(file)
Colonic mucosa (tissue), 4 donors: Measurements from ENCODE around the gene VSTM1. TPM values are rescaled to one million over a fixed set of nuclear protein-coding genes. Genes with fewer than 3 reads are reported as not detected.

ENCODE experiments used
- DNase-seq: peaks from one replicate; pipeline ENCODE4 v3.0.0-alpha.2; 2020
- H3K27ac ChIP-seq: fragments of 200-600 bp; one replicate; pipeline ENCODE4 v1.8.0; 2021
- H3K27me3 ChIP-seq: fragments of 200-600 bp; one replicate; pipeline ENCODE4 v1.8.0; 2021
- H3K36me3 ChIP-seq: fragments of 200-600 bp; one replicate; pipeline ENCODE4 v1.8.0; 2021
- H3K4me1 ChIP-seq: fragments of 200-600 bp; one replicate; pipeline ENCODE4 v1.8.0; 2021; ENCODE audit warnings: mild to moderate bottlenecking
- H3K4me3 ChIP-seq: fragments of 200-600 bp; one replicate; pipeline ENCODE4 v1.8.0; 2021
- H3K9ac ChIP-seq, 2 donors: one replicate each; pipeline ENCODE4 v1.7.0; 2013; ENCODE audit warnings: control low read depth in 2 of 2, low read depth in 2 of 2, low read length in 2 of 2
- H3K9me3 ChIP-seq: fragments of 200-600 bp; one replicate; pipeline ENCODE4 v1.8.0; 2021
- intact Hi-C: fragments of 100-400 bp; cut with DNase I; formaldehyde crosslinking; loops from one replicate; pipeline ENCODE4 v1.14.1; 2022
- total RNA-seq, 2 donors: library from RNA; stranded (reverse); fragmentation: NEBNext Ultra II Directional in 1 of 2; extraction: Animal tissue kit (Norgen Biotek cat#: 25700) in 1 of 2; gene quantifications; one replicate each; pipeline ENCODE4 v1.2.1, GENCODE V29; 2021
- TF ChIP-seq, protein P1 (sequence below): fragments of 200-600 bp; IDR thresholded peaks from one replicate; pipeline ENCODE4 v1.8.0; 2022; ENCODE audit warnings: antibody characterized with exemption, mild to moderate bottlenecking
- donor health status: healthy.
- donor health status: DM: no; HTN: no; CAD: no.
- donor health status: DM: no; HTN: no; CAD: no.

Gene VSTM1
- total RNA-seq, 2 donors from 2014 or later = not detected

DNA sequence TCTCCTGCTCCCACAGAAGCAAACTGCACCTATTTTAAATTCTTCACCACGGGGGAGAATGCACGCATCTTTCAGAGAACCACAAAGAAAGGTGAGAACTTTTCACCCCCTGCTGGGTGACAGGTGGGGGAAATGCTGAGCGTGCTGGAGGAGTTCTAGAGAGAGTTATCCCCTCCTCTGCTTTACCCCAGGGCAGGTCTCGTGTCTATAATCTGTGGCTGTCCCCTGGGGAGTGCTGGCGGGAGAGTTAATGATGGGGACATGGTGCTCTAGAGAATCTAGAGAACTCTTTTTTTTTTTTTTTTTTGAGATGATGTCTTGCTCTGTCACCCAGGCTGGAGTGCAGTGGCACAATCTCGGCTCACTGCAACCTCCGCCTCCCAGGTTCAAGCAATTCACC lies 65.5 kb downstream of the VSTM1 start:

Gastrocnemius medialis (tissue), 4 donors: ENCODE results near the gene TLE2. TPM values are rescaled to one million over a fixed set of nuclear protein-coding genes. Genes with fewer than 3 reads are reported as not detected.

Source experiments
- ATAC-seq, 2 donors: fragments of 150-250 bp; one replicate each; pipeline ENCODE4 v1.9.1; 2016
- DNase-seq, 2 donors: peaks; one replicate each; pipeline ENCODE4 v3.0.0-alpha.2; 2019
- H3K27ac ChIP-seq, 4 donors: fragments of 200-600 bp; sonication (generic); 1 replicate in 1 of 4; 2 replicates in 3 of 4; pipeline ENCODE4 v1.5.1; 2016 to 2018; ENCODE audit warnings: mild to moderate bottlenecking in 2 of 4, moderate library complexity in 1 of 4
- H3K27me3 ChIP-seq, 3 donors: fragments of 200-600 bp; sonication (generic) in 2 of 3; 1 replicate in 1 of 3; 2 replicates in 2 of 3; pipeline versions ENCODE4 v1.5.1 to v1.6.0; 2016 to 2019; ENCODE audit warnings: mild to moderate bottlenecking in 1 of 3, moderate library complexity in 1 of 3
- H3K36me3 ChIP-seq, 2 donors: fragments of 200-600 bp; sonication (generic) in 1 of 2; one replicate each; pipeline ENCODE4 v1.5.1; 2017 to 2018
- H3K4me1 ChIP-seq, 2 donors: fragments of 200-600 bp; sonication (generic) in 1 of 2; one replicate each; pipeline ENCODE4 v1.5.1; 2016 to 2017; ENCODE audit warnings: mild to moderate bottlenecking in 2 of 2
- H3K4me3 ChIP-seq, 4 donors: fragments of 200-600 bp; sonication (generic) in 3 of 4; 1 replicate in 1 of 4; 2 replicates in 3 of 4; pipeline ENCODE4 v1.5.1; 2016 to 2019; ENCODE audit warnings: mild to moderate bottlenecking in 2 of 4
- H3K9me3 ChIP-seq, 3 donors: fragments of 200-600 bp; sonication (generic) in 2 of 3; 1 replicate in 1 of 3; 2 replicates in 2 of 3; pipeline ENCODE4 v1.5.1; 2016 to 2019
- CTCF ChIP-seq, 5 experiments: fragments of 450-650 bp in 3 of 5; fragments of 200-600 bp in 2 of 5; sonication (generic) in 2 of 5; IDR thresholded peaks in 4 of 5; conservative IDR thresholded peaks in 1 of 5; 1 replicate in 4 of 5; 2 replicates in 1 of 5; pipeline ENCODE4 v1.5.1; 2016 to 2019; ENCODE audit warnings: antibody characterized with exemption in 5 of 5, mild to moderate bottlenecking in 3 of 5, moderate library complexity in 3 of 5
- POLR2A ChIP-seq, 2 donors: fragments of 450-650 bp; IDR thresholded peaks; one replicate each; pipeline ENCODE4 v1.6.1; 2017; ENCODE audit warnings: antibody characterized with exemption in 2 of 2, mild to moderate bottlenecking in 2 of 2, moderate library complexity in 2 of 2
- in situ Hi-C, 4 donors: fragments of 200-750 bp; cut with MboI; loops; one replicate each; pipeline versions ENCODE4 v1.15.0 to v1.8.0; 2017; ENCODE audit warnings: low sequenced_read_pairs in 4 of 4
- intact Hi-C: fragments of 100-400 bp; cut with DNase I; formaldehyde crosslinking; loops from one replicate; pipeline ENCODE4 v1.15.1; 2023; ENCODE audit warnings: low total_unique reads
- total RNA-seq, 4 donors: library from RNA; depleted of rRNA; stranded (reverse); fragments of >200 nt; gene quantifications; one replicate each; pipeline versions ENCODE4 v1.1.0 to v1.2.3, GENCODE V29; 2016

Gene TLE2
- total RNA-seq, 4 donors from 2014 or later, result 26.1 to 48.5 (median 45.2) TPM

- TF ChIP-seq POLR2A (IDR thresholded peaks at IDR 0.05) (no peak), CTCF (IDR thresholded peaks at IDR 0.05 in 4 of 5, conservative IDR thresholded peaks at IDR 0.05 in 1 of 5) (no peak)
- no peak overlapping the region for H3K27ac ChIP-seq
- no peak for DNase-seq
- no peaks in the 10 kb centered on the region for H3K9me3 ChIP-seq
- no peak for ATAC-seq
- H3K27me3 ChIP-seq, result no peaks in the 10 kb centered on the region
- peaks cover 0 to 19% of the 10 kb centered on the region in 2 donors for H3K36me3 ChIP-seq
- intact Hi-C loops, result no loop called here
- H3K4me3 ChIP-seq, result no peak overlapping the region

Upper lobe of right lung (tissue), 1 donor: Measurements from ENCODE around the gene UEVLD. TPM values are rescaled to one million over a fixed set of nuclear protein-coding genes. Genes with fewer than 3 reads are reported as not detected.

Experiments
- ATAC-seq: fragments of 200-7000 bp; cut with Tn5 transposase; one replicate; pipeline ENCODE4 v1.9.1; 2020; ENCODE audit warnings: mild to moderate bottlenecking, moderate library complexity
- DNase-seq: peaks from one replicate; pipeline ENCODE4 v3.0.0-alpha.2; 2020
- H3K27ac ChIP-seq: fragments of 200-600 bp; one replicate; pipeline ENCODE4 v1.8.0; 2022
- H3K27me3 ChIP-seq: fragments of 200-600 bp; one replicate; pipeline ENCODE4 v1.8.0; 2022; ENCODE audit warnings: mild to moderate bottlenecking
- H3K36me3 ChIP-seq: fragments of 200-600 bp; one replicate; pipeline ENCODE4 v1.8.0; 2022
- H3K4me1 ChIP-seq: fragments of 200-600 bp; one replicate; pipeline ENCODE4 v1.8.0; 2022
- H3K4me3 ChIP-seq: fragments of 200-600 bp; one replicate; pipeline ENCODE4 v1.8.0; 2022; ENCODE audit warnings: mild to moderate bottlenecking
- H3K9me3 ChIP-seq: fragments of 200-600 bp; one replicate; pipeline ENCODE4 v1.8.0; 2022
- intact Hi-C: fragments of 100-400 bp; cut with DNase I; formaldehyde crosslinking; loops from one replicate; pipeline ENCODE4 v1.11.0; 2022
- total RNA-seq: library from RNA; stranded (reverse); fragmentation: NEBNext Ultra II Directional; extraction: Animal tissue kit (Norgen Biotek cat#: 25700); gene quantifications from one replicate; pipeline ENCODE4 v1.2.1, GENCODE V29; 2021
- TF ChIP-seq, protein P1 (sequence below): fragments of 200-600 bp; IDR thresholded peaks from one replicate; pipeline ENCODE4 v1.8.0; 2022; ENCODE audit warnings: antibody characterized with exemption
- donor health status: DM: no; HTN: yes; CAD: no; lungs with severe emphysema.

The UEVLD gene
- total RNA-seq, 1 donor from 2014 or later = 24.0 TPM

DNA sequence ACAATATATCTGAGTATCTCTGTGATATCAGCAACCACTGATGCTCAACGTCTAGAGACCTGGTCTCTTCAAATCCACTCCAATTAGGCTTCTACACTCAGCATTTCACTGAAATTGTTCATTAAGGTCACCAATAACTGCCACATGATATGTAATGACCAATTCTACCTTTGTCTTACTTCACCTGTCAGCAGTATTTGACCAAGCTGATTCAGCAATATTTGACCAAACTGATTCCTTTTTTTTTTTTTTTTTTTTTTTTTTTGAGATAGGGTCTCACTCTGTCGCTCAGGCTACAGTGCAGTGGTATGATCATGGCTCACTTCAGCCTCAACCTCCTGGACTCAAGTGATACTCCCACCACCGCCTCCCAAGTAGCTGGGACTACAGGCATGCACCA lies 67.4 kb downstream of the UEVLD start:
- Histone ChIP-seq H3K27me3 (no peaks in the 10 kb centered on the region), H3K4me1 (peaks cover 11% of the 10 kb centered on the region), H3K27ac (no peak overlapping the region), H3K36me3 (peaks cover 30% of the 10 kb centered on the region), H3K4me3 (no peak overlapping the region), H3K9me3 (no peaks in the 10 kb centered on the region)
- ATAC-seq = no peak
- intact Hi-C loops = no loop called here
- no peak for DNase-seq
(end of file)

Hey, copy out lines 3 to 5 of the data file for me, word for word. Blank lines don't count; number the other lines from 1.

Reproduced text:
- DNase-seq: peaks from one replicate; pipeline ENCODE4 v3.0.0-alpha.2; 2020
- H3K27ac ChIP-seq: fragments of 200-600 bp; one replicate; pipeline ENCODE4 v1.8.0; 2021
- H3K27me3 ChIP-seq: fragments of 200-600 bp; one replicate; pipeline ENCODE4 v1.8.0; 2021